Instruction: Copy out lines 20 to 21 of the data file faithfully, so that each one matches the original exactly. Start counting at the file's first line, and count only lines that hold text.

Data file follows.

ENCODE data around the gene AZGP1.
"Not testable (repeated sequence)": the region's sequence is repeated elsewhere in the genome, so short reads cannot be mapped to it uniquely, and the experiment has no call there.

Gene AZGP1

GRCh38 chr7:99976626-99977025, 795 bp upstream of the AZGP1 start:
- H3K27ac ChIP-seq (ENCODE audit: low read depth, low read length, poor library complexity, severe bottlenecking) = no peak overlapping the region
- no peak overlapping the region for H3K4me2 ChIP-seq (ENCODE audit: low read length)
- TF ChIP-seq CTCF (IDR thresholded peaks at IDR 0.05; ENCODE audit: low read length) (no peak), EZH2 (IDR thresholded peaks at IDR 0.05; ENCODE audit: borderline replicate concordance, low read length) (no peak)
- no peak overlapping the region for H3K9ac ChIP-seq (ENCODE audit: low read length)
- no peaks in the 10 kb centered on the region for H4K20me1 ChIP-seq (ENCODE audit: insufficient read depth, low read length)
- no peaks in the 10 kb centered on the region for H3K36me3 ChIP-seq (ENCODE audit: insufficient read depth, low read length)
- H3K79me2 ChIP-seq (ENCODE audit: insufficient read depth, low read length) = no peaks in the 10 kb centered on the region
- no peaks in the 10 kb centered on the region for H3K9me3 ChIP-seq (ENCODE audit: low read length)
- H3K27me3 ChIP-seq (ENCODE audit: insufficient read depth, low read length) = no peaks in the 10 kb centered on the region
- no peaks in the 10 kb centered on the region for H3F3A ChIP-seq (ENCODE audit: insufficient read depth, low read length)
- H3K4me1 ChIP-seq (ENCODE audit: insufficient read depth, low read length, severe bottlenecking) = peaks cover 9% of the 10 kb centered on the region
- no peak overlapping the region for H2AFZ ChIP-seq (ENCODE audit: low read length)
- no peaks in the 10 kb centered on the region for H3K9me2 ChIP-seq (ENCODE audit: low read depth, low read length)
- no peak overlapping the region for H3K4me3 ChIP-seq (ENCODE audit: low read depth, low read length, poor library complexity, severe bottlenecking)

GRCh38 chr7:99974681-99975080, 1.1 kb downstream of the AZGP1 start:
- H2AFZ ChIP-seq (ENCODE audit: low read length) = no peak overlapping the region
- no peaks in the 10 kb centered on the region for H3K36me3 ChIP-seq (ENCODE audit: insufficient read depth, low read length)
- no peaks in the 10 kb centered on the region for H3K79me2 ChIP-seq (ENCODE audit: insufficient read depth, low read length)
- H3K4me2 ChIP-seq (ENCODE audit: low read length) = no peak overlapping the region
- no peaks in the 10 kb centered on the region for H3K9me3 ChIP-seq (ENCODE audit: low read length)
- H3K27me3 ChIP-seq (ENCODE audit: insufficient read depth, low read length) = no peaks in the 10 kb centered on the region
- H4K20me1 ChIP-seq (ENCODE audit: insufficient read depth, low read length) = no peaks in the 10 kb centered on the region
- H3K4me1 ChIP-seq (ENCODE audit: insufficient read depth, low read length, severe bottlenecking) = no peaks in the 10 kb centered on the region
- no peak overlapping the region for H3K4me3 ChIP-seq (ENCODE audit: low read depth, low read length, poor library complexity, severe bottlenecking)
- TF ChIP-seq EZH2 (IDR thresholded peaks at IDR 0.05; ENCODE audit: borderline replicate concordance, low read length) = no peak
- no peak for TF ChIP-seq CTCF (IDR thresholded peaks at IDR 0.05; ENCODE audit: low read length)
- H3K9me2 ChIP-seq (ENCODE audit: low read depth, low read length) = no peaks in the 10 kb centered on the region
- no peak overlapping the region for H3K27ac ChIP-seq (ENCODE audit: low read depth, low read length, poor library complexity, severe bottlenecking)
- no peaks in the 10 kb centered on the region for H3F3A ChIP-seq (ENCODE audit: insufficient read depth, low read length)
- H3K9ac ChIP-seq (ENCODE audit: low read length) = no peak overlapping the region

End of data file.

- H2AFZ ChIP-seq (ENCODE audit: low read length) = no peak overlapping the region
- no peaks in the 10 kb centered on the region for H3K36me3 ChIP-seq (ENCODE audit: insufficient read depth, low read length)